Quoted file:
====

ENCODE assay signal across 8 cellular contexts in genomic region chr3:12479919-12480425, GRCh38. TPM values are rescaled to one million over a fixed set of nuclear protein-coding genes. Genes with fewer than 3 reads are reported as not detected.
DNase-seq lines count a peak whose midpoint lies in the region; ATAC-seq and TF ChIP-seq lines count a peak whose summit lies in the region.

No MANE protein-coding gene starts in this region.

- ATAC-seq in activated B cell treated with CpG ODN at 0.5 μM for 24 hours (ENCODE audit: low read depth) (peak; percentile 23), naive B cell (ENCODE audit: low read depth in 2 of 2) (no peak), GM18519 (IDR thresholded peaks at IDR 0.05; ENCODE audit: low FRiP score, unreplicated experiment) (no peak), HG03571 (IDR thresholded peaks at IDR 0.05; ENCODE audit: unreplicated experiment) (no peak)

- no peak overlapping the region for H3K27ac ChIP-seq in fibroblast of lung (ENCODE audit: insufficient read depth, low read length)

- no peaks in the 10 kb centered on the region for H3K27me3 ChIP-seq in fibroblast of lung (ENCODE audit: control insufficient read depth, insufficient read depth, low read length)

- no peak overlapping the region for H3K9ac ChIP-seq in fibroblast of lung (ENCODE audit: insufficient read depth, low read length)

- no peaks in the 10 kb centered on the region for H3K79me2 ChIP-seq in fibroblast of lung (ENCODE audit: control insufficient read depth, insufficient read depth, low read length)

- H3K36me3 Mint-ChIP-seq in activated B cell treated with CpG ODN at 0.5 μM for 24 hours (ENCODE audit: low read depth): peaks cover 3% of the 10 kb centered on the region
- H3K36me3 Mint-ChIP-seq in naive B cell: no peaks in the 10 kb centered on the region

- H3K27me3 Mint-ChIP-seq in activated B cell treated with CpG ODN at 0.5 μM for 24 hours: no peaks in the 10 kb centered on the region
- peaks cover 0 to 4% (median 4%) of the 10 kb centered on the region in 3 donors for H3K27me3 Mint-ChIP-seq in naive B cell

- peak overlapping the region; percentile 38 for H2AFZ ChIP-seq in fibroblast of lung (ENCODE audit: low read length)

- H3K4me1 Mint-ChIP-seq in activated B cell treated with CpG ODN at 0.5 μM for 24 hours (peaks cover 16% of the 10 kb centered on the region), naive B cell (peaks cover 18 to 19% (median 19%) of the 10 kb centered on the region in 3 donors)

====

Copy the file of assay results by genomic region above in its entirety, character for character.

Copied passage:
ENCODE assay signal across 8 cellular contexts in genomic region chr3:12479919-12480425, GRCh38. TPM values are rescaled to one million over a fixed set of nuclear protein-coding genes. Genes with fewer than 3 reads are reported as not detected.
DNase-seq lines count a peak whose midpoint lies in the region; ATAC-seq and TF ChIP-seq lines count a peak whose summit lies in the region.

No MANE protein-coding gene starts in this region.

- ATAC-seq in activated B cell treated with CpG ODN at 0.5 μM for 24 hours (ENCODE audit: low read depth) (peak; percentile 23), naive B cell (ENCODE audit: low read depth in 2 of 2) (no peak), GM18519 (IDR thresholded peaks at IDR 0.05; ENCODE audit: low FRiP score, unreplicated experiment) (no peak), HG03571 (IDR thresholded peaks at IDR 0.05; ENCODE audit: unreplicated experiment) (no peak)

- no peak overlapping the region for H3K27ac ChIP-seq in fibroblast of lung (ENCODE audit: insufficient read depth, low read length)

- no peaks in the 10 kb centered on the region for H3K27me3 ChIP-seq in fibroblast of lung (ENCODE audit: control insufficient read depth, insufficient read depth, low read length)

- no peak overlapping the region for H3K9ac ChIP-seq in fibroblast of lung (ENCODE audit: insufficient read depth, low read length)

- no peaks in the 10 kb centered on the region for H3K79me2 ChIP-seq in fibroblast of lung (ENCODE audit: control insufficient read depth, insufficient read depth, low read length)

- H3K36me3 Mint-ChIP-seq in activated B cell treated with CpG ODN at 0.5 μM for 24 hours (ENCODE audit: low read depth): peaks cover 3% of the 10 kb centered on the region
- H3K36me3 Mint-ChIP-seq in naive B cell: no peaks in the 10 kb centered on the region

- H3K27me3 Mint-ChIP-seq in activated B cell treated with CpG ODN at 0.5 μM for 24 hours: no peaks in the 10 kb centered on the region
- peaks cover 0 to 4% (median 4%) of the 10 kb centered on the region in 3 donors for H3K27me3 Mint-ChIP-seq in naive B cell

- peak overlapping the region; percentile 38 for H2AFZ ChIP-seq in fibroblast of lung (ENCODE audit: low read length)

- H3K4me1 Mint-ChIP-seq in activated B cell treated with CpG ODN at 0.5 μM for 24 hours (peaks cover 16% of the 10 kb centered on the region), naive B cell (peaks cover 18 to 19% (median 19%) of the 10 kb centered on the region in 3 donors)